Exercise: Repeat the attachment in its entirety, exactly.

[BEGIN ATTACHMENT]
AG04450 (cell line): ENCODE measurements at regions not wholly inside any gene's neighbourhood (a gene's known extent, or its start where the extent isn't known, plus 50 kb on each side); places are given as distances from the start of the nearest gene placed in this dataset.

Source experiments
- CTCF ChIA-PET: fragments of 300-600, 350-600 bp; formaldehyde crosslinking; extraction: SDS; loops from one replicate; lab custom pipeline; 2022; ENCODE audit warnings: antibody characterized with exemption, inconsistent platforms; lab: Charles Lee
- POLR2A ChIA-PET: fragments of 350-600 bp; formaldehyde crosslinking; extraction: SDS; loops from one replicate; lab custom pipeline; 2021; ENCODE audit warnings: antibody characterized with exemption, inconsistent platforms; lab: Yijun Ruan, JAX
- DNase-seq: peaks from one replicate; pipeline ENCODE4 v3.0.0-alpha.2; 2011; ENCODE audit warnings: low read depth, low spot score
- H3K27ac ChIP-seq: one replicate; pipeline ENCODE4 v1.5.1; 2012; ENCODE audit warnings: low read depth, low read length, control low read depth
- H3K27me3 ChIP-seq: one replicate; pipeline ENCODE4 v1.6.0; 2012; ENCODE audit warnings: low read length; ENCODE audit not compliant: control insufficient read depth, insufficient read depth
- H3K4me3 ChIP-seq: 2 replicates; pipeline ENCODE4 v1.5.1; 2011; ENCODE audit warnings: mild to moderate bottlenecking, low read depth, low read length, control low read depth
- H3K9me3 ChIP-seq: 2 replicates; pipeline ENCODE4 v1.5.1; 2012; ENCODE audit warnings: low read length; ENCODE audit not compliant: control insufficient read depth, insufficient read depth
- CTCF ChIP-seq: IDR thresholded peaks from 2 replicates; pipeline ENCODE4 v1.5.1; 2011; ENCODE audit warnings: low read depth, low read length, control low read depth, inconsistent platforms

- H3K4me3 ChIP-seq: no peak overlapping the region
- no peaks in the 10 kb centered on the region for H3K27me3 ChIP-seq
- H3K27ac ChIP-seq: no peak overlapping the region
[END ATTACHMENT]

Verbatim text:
AG04450 (cell line): ENCODE measurements at regions not wholly inside any gene's neighbourhood (a gene's known extent, or its start where the extent isn't known, plus 50 kb on each side); places are given as distances from the start of the nearest gene placed in this dataset.

Source experiments
- CTCF ChIA-PET: fragments of 300-600, 350-600 bp; formaldehyde crosslinking; extraction: SDS; loops from one replicate; lab custom pipeline; 2022; ENCODE audit warnings: antibody characterized with exemption, inconsistent platforms; lab: Charles Lee
- POLR2A ChIA-PET: fragments of 350-600 bp; formaldehyde crosslinking; extraction: SDS; loops from one replicate; lab custom pipeline; 2021; ENCODE audit warnings: antibody characterized with exemption, inconsistent platforms; lab: Yijun Ruan, JAX
- DNase-seq: peaks from one replicate; pipeline ENCODE4 v3.0.0-alpha.2; 2011; ENCODE audit warnings: low read depth, low spot score
- H3K27ac ChIP-seq: one replicate; pipeline ENCODE4 v1.5.1; 2012; ENCODE audit warnings: low read depth, low read length, control low read depth
- H3K27me3 ChIP-seq: one replicate; pipeline ENCODE4 v1.6.0; 2012; ENCODE audit warnings: low read length; ENCODE audit not compliant: control insufficient read depth, insufficient read depth
- H3K4me3 ChIP-seq: 2 replicates; pipeline ENCODE4 v1.5.1; 2011; ENCODE audit warnings: mild to moderate bottlenecking, low read depth, low read length, control low read depth
- H3K9me3 ChIP-seq: 2 replicates; pipeline ENCODE4 v1.5.1; 2012; ENCODE audit warnings: low read length; ENCODE audit not compliant: control insufficient read depth, insufficient read depth
- CTCF ChIP-seq: IDR thresholded peaks from 2 replicates; pipeline ENCODE4 v1.5.1; 2011; ENCODE audit warnings: low read depth, low read length, control low read depth, inconsistent platforms

- H3K4me3 ChIP-seq: no peak overlapping the region
- no peaks in the 10 kb centered on the region for H3K27me3 ChIP-seq
- H3K27ac ChIP-seq: no peak overlapping the region